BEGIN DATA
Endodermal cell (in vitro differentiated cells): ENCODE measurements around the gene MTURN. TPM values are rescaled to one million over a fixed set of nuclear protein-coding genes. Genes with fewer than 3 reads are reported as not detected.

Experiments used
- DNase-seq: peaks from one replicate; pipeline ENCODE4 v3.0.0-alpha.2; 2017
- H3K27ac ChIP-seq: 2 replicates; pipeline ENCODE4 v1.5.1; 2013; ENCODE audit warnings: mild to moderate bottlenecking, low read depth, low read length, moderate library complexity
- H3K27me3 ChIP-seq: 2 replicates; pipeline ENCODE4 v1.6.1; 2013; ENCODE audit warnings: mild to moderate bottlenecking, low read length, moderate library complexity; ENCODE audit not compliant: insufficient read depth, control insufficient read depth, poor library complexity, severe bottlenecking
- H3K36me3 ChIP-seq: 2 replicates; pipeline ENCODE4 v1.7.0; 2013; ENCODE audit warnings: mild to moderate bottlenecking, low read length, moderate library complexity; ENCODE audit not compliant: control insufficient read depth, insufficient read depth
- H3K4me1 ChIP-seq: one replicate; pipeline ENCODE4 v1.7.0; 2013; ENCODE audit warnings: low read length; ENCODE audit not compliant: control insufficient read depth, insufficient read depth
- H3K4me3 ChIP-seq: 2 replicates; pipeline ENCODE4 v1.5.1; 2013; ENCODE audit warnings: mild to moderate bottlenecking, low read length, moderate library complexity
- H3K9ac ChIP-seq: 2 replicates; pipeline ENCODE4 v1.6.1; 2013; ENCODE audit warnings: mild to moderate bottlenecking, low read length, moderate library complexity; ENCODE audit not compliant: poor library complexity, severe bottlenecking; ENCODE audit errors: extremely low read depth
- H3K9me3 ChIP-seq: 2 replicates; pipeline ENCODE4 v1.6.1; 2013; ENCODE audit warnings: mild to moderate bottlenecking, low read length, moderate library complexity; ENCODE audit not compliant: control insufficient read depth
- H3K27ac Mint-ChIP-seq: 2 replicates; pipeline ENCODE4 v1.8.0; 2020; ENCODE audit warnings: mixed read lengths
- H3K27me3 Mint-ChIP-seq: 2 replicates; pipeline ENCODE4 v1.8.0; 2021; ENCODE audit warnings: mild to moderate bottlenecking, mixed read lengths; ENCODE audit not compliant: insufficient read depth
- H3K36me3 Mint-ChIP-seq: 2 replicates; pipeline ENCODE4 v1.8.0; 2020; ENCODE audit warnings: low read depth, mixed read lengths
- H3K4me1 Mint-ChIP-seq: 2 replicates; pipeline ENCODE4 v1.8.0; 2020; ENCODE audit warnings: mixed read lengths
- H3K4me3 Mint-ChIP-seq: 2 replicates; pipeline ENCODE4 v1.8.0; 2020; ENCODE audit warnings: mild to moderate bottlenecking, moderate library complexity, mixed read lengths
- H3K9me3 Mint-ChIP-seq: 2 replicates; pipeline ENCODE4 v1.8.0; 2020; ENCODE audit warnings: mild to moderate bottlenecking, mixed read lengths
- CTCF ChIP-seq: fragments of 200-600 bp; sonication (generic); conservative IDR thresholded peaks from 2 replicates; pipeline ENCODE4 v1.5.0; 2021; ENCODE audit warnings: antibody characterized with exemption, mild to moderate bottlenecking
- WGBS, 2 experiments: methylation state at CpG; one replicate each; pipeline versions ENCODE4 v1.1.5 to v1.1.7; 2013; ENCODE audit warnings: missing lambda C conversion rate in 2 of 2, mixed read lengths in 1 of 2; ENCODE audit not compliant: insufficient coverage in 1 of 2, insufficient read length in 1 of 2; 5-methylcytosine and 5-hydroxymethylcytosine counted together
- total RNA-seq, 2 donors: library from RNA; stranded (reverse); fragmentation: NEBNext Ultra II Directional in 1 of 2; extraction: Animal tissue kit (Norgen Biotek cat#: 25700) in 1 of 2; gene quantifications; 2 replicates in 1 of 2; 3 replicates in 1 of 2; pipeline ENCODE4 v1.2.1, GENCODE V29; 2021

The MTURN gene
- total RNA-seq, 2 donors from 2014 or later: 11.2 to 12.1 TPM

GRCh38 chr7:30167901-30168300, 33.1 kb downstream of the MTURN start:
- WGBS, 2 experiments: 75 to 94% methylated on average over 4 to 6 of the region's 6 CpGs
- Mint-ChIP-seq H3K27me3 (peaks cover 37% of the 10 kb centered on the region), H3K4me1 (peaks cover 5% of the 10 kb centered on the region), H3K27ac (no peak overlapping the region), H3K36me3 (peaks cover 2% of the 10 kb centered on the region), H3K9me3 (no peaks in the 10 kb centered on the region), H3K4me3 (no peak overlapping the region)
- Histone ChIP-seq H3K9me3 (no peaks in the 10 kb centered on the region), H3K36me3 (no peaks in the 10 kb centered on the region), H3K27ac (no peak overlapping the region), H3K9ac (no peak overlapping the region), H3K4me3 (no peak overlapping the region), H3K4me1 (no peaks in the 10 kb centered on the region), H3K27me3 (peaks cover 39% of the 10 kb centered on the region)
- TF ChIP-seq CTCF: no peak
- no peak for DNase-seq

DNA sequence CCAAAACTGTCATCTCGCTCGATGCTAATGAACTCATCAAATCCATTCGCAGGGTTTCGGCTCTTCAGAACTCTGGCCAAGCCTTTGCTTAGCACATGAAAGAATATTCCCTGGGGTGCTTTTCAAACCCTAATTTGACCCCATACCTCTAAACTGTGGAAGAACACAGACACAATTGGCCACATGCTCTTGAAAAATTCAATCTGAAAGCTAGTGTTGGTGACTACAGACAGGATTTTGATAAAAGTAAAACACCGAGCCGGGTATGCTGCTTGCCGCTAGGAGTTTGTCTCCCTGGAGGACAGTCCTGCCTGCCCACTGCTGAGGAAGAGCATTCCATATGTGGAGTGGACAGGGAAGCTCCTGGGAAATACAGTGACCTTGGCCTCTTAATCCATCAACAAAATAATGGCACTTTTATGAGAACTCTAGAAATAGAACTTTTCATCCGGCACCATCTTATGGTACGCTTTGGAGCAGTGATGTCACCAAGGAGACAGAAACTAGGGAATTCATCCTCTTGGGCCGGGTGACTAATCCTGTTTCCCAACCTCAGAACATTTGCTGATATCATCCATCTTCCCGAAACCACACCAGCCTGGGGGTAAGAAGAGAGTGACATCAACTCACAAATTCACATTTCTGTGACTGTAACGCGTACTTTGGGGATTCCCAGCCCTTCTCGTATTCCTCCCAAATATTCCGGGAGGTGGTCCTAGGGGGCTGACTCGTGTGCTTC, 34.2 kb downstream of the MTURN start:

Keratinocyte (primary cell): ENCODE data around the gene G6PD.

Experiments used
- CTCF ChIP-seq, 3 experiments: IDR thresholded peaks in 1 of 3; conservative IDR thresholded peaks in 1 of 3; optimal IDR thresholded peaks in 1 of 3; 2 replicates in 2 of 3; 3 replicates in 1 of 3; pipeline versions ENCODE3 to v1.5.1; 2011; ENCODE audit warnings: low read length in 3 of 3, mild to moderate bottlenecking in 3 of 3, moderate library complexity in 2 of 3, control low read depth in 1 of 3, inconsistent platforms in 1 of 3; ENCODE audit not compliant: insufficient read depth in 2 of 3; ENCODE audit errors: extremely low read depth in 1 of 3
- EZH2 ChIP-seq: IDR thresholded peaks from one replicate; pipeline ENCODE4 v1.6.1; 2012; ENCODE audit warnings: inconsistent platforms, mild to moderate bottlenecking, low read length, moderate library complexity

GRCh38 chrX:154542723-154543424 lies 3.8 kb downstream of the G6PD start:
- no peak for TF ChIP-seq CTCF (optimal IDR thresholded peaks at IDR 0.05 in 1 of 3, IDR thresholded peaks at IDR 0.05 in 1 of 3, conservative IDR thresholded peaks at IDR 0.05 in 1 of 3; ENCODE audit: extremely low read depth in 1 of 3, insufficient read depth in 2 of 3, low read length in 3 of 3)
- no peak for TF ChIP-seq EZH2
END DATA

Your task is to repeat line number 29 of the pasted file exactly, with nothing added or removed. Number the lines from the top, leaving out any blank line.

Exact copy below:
Keratinocyte (primary cell): ENCODE data around the gene G6PD.